A cure for brain cancer – 2003

What made me dig around in virology again:

Those of you who are familiar with my Solar Wind crew, will know that the young redhead Paean is a tinkerer with cloning. sw1new She boards the Solar Wind already clued-up in herb lore – the only “streetwise” medicine she and her impoverished family could get their hands on.  When Doc shows her that cloning machine, the “Genitron”, her creativity takes wings.  For a hot-headed teenager, maybe not the most suitable pastime; she clones dangerous combat weapons, manipulative psychoactive stuff and so on.  She also creates a few monsters, just because.

She never gives it up, and the theme runs through most of the sequels (though it is not the main theme).  In one of the late sequels, “Valleylon”, she is at it again, in self-defense.  So of course I can’t deviate too far from reality as she bases her stuff on known biological entities.

In my research I came across the following (NON-fiction articles) :

Researchers Use Crippled Poliovirus to Attack Brain Cancer

Quote:

DURHAM, N.C. — In a daring yet successful experiment to cure deadly brain tumors, researchers have combined the cancer-killing properties of poliovirus together with a harmless genetic coding element from the common cold.

The resulting modified virus created a remarkably strong anti-cancer agent that rapidly killed cancer cells in laboratory cell cultures and in animals — and without causing polio, said Matthias Gromeier, M.D.

That is amazing.  Who’s with me?  That is totally amazing!

Especially in the light of this piece of Doom:

ALL the Vaccines Are Contaminated – Every Last One of Them

Quote:

None other than the (now deceased) head of vaccines at Merck, Dr. Maurice Hillerman, who on camera admitted that Merck’s Hepatitis B vaccines, contaminated with a virus, caused the AIDS epidemic in the US. He went on to say that all of Merck’s vaccines are contaminated with cancer and other viruses. (The US government has conceded the HEB B vaccine causes Lupus. That vaccine is mandated for every infant in the US on the day of birth, and is associated with MS as well.)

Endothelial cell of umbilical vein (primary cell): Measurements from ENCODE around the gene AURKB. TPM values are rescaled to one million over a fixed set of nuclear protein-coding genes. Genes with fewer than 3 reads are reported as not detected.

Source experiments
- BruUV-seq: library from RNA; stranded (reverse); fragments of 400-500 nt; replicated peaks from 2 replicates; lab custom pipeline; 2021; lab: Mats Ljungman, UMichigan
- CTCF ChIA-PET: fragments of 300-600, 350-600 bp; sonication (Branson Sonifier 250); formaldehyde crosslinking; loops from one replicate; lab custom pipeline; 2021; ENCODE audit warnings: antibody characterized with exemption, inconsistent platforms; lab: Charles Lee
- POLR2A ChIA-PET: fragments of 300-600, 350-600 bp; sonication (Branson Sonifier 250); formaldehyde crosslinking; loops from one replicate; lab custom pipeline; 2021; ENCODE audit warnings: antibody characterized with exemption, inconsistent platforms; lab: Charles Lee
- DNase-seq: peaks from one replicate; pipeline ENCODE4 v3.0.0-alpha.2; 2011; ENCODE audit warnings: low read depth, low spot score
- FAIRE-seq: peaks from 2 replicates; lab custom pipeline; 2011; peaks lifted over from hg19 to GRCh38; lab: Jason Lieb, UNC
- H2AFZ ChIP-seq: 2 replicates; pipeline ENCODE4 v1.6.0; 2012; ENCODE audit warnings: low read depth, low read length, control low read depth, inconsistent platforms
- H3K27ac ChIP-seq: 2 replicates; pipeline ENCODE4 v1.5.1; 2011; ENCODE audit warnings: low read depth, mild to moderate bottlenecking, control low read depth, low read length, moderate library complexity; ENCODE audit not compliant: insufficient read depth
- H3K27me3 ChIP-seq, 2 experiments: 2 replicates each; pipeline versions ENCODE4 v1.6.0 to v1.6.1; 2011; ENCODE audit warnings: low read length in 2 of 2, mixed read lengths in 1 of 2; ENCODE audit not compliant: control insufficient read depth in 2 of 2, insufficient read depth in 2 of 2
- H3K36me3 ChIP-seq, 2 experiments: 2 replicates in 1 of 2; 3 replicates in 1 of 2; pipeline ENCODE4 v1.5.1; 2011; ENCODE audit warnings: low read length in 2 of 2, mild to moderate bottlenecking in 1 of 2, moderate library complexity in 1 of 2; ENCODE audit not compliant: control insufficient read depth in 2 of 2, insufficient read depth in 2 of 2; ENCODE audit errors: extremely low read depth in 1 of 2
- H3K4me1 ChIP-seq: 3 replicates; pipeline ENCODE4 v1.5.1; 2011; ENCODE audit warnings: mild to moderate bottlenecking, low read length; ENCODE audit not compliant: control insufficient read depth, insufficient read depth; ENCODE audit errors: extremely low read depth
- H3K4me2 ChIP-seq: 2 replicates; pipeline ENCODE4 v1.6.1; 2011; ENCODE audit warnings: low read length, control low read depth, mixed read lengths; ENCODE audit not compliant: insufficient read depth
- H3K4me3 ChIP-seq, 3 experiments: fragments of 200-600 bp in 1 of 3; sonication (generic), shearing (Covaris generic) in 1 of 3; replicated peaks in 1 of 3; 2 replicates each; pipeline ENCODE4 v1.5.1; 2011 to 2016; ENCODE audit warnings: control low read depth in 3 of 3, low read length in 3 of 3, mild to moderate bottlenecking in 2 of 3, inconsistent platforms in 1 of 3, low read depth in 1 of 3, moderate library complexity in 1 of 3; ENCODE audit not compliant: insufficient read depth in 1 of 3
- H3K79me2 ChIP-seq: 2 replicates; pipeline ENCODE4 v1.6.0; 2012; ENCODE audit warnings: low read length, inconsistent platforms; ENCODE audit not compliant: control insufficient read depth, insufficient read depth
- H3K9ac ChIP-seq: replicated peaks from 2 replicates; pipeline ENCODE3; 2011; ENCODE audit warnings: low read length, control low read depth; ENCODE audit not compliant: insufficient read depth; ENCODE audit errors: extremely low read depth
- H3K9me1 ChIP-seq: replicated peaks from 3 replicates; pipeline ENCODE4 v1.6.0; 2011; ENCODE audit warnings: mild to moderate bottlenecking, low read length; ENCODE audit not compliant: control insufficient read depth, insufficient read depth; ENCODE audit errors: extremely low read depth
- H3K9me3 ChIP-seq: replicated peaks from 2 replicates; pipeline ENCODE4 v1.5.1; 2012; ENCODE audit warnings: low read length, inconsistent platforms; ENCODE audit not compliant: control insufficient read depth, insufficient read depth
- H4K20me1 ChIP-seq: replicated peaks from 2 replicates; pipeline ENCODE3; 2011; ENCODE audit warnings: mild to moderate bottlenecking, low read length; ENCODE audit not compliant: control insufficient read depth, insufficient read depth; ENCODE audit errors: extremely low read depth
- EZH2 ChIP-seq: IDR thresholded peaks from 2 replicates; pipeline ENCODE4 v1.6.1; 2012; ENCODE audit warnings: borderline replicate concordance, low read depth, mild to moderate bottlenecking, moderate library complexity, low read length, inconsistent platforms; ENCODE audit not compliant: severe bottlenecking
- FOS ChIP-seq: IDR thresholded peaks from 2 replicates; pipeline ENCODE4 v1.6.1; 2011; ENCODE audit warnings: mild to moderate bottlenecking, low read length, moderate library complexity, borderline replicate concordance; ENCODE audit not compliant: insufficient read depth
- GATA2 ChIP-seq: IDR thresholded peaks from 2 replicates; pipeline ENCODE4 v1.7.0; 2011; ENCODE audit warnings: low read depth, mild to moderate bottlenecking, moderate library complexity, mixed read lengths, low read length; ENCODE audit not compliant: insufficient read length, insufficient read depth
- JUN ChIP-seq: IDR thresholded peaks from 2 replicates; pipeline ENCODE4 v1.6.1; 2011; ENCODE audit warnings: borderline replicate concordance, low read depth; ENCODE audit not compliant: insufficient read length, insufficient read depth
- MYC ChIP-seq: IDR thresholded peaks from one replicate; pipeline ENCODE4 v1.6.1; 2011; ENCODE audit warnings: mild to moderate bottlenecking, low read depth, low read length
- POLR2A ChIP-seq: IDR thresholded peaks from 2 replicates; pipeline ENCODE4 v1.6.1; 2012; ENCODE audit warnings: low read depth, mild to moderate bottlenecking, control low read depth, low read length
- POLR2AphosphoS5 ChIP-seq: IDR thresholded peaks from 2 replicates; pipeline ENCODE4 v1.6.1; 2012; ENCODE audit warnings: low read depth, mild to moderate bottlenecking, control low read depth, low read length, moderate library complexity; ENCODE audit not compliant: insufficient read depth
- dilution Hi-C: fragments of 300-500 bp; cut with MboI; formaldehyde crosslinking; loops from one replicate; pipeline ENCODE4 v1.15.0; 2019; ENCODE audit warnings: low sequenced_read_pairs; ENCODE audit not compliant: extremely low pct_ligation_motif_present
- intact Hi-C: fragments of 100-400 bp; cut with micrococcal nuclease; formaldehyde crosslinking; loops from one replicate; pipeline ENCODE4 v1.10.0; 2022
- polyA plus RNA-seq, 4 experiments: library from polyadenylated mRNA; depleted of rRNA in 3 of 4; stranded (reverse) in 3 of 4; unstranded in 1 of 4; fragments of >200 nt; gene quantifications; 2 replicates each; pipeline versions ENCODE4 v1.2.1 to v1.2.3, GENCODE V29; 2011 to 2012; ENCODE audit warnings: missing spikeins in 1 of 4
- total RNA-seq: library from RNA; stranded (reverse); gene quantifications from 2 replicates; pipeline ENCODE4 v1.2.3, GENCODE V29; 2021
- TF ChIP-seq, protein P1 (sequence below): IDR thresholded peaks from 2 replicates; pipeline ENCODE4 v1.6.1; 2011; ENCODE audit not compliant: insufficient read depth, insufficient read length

That vaccine is mandated for every infant in the US on the day of birth, and is associated with MS as well.)

Quote:

Contamination of the polio vaccine and the continuing effects

FACT: Before the Polio Vaccine, there had never been a virus from another species deliberately injected into humans.

FACT: 61% of all human tumors (at autopsy) now contain the SV40 monkey virus, traceable to the Polio vaccine of the 1950s and 60s

FACT: CUTTER vaccine division and WYETH produced a deadly Polio vaccine with a live virus that actually gave the recipient POLIO

FACT: All above information was withheld from the public for years to avoid a public panic and to prevent a loss of faith in vaccines. polio was a very rare infectious disease that presented little risk to the public, but the risk was greatly exaggerated by the Polio Foundation before the introduction of the polio vaccine, the miracle vaccine – contaminated with a monkey virus which has been the cause of soft tissue cancers for decades since.

(My comment on above article:Of course I won’t be surprised to find those voices that get paid to shout down the spreading of such anti-vaccine information…  but for you others I’d just like to note that despite a couple of spelling errors, whatever science was quoted in that article is referenced and the references look pretty genuine; it is also heavily referenced in other ways.  If you really want to delve, go ahead and follow all the links.  I followed a number of them and came across a number of surprises.)


But that was just as a cautionary note, on how dangerous these viruses are.  Back to the amazing, real world, non-fiction cancer cure:

To understand how the polio virus in reference 1) can’t get dangerous, you need to understand the molecular binding mechanism of the virus.  (I don’t go into such detail in the SciFi story “Valleylon”.)